By L. Randall Wray

MMT has emphasized that there is a close relation between sovereign power to issue a currency and its power to impose tax liabilities. For shorthand, we say “Taxes Drive Money”. I’ve dealt with that topic in the previous instalments of this series on MMT’s view of taxes.

We’ve also demonstrated (as if it needed demonstration!) that sovereign governments do not “need” tax revenue in order to spend. As Beardsley Ruml put it, once we abandoned gold, federal taxes became “obsolete” for revenue purposes.  I’ll have more to say about good old Beardsley in the next instalment.

In today’s instalment I want to step back a bit to ask a more fundamental question: does the issuer of a money-denominated liability need to obtain some of those liabilities before spending or lending them?

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Taxes and the Public Purpose

By L. Randall Wray

In previous instalments we have established that “taxes drive money”. What we mean by that is that sovereign government chooses a money of account (Dollar in the USA), imposes obligations in that unit (taxes, fees, fines, tithes, tolls, or tribute), and issues the currency that can be used to “redeem” oneself in payments to the government. Currency is like the “Get Out of Jail Free” card in the game of Monopoly.

Taxes create a demand for “that which is necessary to pay taxes” (and other obligations to the state), which allows the government to purchase resources to pursue the public purpose by spending the currency.

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Pre-distribution or redistribution? The Piketty moment, the Democrats, and the oncoming elections (Guest Post)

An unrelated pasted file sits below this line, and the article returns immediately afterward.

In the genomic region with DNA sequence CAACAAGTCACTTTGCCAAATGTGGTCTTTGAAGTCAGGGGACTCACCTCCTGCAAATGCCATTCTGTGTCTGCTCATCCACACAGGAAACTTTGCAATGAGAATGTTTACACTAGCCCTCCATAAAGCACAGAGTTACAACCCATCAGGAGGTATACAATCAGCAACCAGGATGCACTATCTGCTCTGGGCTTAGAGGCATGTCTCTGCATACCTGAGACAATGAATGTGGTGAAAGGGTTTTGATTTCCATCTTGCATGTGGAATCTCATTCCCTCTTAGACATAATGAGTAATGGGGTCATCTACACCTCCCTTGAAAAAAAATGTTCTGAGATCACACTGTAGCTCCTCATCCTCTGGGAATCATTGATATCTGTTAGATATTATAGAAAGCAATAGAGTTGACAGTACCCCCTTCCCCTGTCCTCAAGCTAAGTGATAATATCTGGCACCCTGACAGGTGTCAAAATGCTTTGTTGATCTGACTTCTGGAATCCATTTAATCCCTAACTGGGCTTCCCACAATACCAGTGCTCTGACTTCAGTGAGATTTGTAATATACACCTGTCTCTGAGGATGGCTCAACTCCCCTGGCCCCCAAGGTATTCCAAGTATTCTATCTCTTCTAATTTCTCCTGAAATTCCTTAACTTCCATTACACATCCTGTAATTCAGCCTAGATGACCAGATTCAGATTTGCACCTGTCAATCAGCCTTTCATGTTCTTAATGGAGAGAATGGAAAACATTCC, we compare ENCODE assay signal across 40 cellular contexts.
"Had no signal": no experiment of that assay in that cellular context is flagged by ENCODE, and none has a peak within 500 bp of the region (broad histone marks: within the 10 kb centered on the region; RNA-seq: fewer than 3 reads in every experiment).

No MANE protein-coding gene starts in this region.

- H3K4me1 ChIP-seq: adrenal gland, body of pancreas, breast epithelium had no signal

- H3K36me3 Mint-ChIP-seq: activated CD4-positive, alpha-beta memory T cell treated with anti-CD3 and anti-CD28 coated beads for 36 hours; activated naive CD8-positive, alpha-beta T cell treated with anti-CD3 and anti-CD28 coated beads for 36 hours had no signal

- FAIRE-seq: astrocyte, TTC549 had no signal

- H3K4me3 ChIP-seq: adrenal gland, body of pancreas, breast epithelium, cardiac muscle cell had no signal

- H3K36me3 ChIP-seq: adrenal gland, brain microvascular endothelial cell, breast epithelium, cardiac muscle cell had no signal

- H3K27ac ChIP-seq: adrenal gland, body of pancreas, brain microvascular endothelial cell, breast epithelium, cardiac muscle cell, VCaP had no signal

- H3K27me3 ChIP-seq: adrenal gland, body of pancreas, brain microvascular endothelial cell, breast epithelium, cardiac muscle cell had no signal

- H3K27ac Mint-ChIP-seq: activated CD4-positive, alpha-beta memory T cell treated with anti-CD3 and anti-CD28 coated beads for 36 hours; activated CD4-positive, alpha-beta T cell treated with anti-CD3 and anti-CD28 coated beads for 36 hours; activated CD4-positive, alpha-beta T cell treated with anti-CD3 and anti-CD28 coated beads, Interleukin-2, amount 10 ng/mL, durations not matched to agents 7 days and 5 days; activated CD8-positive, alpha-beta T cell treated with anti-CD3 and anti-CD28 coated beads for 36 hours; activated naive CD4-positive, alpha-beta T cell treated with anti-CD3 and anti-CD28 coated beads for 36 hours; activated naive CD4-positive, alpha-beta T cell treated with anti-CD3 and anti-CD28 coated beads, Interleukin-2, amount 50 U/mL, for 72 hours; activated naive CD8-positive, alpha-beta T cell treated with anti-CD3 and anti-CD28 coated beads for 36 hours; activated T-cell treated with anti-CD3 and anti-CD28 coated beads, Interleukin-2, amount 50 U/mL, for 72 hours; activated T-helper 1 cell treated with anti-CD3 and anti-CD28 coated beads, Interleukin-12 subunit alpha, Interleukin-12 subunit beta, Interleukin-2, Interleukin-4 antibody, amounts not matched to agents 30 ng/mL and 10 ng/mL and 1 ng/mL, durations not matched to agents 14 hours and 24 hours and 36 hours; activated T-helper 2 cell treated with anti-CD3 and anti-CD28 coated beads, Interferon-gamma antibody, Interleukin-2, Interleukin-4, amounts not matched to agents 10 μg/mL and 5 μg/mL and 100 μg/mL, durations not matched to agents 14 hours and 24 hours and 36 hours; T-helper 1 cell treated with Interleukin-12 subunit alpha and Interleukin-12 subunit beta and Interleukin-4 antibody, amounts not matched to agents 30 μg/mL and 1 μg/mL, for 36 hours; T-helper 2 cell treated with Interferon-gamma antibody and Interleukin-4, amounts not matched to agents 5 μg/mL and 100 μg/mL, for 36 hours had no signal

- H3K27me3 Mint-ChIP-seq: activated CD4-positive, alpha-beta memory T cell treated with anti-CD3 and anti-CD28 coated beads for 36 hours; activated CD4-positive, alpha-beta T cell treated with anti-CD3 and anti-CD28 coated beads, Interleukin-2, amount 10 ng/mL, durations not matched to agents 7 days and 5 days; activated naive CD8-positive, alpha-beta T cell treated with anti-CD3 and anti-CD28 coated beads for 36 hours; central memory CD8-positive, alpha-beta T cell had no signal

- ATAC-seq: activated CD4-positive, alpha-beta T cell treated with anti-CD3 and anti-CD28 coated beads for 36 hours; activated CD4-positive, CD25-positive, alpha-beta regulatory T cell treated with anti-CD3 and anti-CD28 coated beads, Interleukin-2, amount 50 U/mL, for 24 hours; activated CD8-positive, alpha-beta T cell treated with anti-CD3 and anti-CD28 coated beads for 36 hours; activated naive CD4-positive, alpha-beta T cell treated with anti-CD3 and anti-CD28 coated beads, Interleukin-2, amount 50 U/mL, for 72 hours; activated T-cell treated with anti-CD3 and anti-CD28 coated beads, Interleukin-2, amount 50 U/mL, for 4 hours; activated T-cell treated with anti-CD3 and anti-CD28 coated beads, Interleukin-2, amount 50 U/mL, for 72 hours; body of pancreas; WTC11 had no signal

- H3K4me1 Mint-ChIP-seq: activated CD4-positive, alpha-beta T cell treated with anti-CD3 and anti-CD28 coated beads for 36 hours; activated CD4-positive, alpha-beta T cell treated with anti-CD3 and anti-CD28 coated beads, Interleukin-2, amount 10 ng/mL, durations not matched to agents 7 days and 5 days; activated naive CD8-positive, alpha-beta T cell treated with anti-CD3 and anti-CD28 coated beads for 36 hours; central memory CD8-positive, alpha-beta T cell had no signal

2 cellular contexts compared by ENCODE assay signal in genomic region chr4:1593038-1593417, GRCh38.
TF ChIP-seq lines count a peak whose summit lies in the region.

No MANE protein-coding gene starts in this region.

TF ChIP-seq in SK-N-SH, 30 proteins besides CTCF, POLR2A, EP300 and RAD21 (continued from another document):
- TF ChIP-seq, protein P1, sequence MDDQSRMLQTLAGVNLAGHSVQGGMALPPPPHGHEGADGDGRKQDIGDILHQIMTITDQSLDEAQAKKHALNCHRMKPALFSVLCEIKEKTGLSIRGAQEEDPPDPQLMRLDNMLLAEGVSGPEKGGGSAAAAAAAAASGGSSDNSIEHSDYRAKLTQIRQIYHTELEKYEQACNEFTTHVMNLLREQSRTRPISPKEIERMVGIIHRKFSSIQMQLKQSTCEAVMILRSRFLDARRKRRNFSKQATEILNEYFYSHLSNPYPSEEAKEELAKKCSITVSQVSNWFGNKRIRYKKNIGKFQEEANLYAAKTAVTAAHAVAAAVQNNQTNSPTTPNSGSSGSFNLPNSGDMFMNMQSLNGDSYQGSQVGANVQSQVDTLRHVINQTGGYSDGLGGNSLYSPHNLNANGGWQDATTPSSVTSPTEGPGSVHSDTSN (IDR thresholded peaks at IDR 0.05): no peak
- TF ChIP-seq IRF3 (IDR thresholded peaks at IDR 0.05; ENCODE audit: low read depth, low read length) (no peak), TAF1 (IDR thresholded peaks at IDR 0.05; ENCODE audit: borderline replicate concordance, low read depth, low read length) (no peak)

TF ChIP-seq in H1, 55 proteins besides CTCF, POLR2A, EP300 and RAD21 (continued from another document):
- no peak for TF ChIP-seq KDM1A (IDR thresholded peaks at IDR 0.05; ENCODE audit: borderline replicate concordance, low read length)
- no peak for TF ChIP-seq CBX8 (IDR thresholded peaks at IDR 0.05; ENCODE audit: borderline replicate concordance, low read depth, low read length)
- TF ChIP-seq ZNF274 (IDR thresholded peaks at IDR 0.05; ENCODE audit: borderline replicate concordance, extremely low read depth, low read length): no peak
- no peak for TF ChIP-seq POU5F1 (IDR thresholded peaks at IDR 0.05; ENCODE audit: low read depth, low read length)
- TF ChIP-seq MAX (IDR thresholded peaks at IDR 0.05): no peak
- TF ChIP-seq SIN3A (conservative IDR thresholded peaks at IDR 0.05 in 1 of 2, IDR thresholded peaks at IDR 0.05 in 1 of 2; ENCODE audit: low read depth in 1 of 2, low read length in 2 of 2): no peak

By L. Randall Wray

I’ve been blogging a series on the role of taxes. In the first piece, I argued that “taxes drive money”, in response to a silly claim that MMT argues we do not need taxes. In the second instalment I examined other uses for taxes—including to reduce excessive aggregate demand and to discourage “sin”. Most importantly, I argued that we do not need taxes to “pay for” sovereign government spending. In the third piece, I argued against the “Robin Hood” view that we need taxes to “take from the rich to give to the poor”. That should be obvious—we can spend on the poor without any tax increase, and indeed could spend on the poor while reducing everyone’s taxes.

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NEP’s Randy Wray on Thom Hartmann’s Show

Randy Wray is appearing live on Thom Hartmann’s show on Tuesday May 27th, 2014 from 3:00-4:00 ET.

Info on how to listen:

live on radio stations coast to coast…live on XM/Sirius satellite radio…simulcast LIVE on Free Speech TV on Dish Network, Direct TV, Comcast Cable, RCN, Cox Cable, Time Warner, Verizon Fios and over 200 independent community cable providers nationwide including Manhattan Neighborhood Network.